In just the past six months we’ve seen a 40 percent increase in new malware that injects a fake survey into the website experience. It’s alarmingly effective at getting users off your site. It doesn’t take much to lose a customer’s interest online. Even if your site merely looks “off,” they’ll simply assume it’s a security issue on your end. Now you’ve lost a customer and brand integrity.

4. Bounce rate rises while conversion rates drop.

High bounce rates can point to a few things, but when coupled with low conversion rates on your checkout page, then Client-Side Malware is very likely the culprit. CSIM can break secure https checkout pages by injecting non-https elements into the page (which is exactly what happened with the Lenovo Superfish scandal recently.) Even a security certificate can’t fully protect you.

If your site metrics go against common sense, Client-Side Injected Malware may be the root cause. The threat is growing, but smart brands and publishers can stop it before it becomes a costly problem.

How to Protect Your Website Traffic From Being Hacked

Namogoo created a technology aimed at combatting CSIM attacks. It is designed to suppress all active CSIM on the consumer’s computer or browser when that consumer visits a Namogoo-protected site. The company does this by sending malware injection blocking rule sets to these websites.

Aside from using this technology, here are some other tips you can implement to protect your website against malware attacks:

Scan Your Site Regularly

The first tip we have for you is to scan your site regularly for potential malware. Using a service like the Security Check in your ManageWP dashboard, you can scan your entire site for potential vulnerabilities, malware, changed files, and check if your site has been blacklisted. What’s more, you will also be able to see where potential vulnerabilities are because this feature will flag site errors and outdated software so you can act on time and fix them before hackers take advantage of it.

Take Regular Backups

Taking regular backups of your website is another way to protect it against malware because a backup ensures that you can quickly restore your site to the way it was before malware infection. It should be noted that your backups should be stored offsite to ensure you always have access to them in the event your hosting provider gets compromised due to a security attack or power outage.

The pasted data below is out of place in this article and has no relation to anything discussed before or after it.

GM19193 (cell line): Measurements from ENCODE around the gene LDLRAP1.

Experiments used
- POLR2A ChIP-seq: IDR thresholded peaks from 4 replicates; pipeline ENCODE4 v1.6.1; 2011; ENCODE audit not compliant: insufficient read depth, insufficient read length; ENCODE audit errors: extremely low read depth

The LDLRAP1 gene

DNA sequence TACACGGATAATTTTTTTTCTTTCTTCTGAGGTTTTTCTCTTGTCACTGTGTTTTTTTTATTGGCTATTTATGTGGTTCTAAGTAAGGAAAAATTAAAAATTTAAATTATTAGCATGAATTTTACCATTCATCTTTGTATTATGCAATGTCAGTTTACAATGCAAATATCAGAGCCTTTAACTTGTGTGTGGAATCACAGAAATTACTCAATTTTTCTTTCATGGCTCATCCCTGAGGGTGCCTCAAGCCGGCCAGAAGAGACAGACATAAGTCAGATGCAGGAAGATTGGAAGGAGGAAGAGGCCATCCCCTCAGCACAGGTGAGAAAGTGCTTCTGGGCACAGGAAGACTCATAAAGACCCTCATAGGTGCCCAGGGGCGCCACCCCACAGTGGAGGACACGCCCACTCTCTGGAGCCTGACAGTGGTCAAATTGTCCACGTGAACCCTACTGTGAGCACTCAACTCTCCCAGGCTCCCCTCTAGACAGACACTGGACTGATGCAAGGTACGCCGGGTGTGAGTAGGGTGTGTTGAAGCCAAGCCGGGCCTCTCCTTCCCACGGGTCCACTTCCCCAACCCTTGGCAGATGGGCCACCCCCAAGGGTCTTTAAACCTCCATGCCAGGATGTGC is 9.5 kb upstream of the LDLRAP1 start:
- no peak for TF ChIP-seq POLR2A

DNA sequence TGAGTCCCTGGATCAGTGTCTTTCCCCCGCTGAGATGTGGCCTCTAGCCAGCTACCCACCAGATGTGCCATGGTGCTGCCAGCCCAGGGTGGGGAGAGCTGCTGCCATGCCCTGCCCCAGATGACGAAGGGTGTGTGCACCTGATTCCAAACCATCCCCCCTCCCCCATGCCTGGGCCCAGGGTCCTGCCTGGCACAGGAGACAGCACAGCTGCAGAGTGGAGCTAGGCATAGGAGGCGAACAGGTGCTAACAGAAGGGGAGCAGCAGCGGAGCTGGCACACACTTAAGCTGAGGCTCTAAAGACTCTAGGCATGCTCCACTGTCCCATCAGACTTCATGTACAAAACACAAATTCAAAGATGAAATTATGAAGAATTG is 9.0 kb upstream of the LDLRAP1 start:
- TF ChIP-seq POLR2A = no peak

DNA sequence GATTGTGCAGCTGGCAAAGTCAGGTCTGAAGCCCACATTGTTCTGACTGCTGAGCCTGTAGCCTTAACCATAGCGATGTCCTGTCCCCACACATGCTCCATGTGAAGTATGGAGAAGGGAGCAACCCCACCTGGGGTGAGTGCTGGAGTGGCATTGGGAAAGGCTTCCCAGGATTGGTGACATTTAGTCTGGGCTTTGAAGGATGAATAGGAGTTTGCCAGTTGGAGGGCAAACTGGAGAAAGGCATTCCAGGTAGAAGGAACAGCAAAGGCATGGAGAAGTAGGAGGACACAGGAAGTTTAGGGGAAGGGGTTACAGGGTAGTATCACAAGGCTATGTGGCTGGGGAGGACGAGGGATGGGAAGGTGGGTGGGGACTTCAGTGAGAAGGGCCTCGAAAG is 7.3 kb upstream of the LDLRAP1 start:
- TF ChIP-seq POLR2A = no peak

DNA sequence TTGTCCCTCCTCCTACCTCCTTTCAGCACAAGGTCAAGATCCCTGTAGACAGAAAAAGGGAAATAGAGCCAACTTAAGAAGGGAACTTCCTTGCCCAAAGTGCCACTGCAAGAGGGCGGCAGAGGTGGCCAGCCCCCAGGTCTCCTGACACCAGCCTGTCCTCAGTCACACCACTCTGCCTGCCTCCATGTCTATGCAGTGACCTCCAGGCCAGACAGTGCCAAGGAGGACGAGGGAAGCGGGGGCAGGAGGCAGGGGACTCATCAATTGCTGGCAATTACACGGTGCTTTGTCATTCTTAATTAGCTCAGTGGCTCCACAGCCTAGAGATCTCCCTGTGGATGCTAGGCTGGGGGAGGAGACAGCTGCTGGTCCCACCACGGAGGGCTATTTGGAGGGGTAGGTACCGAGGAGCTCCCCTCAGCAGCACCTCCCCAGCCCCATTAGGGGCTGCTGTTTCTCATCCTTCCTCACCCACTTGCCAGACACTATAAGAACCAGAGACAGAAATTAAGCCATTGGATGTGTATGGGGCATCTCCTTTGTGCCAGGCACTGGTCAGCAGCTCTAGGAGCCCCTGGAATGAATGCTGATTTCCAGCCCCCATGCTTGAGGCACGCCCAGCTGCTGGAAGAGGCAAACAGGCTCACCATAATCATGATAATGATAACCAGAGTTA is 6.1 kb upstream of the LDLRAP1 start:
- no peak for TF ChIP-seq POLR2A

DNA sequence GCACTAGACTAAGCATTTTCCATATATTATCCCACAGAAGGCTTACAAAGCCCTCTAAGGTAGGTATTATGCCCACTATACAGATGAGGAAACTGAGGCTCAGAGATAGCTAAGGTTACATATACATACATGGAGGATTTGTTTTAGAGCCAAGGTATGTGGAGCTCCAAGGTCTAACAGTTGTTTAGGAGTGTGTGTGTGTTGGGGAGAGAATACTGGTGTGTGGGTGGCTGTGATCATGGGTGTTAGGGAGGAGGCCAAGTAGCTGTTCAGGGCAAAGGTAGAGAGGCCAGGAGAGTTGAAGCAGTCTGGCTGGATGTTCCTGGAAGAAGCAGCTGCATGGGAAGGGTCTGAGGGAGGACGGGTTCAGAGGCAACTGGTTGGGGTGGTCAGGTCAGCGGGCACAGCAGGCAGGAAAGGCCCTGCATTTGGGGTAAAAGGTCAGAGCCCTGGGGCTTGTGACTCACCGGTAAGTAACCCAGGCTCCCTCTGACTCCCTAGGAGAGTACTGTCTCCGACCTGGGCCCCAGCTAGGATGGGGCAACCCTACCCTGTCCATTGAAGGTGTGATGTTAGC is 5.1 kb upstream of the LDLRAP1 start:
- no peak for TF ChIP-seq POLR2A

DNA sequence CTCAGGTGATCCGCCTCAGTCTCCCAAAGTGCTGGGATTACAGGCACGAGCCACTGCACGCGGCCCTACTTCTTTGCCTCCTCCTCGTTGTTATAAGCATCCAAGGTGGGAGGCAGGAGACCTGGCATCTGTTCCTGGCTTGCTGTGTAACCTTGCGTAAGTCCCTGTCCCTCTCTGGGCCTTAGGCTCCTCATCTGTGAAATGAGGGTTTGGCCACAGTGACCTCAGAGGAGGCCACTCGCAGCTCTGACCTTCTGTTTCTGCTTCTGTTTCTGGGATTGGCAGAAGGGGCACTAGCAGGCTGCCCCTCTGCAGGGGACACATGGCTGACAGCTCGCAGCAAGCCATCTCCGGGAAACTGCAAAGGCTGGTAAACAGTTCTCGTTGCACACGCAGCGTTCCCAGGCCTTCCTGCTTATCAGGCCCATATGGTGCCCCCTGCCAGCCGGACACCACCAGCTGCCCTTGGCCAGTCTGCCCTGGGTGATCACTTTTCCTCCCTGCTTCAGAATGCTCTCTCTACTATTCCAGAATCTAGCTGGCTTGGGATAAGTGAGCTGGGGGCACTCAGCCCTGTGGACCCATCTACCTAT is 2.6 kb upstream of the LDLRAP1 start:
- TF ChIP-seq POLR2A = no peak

Perform Updates

Another way to keep your site safe is to perform regular updates not only for your website plugins but also your theme and core as well. According to statistics, 39.3% of infected WordPress sites used an outdated WordPress version.


Switching your site to HTTPS was once only required if you had an e-commerce site. Nowadays, HTTPS which stands for HyperText Transfer Protocol Secure is recommended for all websites unless you want search engines to display a security warning when someone tries to visit it.

HTTPS is the secure version of HTTP and it makes all communications between a visitor’s browser and your website encrypted. HTTPS is activated once you install an SSL certificate on your site and is identified by a green padlock or a green bar in your browser’s address bar.

Use and Enforce Secure Passwords

Using strong and secure passwords across all your online accounts and profiles is a must if you want to make a hacker’s life harder. However, many of us are guilty of reusing the same password or using a password that’s all too easy to guess.

Install a Web Application Firewall

Lastly, consider installing a web application firewall or investing in a hosting plan that has a web application firewall installed. The firewall will act as your first line of defense and monitor your site for known threats.


Getting your web traffic hacked is like getting all your hard work and money stolen. Everything that you’ve invested on your website only benefits the author of the malware. Although there is no direct threat to your website as the malware simply smooches off from your web traffic, this can lead to profit loss and even business failure in the long run. So the first time you notice any of these signs, make sure to implement your security measures immediately.

About the Author

As a Journalist by profession, April Reyes has extensive experience in writing about various topics under the sun, including technology, gadgets, travel, social media, and digital marketing. If she’s not writing articles for Software Tested, she’s either watching her favorite TV series or playing video games.